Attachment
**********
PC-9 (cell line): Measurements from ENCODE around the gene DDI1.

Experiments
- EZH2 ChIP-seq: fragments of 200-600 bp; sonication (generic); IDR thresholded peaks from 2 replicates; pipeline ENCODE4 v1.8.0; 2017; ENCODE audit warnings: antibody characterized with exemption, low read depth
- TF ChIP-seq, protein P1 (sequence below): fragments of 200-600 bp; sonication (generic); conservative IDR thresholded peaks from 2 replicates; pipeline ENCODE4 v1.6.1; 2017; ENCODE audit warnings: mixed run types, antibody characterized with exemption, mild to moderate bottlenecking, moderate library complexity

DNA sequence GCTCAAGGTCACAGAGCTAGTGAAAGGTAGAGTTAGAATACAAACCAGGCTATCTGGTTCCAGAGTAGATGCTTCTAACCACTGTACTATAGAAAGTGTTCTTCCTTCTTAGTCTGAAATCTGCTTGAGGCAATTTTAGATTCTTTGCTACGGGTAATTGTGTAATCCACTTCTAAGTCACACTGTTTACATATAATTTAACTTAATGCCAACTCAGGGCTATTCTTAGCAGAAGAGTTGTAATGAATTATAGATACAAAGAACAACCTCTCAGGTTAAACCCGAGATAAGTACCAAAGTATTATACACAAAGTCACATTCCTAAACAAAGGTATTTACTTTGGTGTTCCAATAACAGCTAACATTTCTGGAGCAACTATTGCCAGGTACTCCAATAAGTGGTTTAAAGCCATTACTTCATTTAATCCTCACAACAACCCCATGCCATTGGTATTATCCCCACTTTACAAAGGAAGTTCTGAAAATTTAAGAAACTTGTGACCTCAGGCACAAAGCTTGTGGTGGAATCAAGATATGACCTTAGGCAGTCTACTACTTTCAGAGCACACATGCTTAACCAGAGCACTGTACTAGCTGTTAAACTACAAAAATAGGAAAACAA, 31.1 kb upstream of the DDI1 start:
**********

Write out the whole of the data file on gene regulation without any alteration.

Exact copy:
PC-9 (cell line): Measurements from ENCODE around the gene DDI1.

Experiments
- EZH2 ChIP-seq: fragments of 200-600 bp; sonication (generic); IDR thresholded peaks from 2 replicates; pipeline ENCODE4 v1.8.0; 2017; ENCODE audit warnings: antibody characterized with exemption, low read depth
- TF ChIP-seq, protein P1 (sequence below): fragments of 200-600 bp; sonication (generic); conservative IDR thresholded peaks from 2 replicates; pipeline ENCODE4 v1.6.1; 2017; ENCODE audit warnings: mixed run types, antibody characterized with exemption, mild to moderate bottlenecking, moderate library complexity

DNA sequence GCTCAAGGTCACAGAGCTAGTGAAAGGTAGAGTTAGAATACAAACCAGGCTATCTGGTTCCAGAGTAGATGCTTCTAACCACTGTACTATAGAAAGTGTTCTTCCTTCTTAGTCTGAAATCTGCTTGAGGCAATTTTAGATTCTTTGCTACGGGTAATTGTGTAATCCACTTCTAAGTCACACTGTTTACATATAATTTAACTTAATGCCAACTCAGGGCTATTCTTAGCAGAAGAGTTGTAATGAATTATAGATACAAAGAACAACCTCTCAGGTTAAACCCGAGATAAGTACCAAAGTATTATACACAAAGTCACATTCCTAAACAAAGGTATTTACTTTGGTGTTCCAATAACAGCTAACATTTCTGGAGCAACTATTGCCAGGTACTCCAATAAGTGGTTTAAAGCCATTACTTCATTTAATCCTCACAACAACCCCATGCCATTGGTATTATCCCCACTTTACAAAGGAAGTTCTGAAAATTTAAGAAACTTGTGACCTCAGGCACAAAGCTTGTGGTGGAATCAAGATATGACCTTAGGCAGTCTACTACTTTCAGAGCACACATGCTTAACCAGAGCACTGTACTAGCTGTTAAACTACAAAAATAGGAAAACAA, 31.1 kb upstream of the DDI1 start: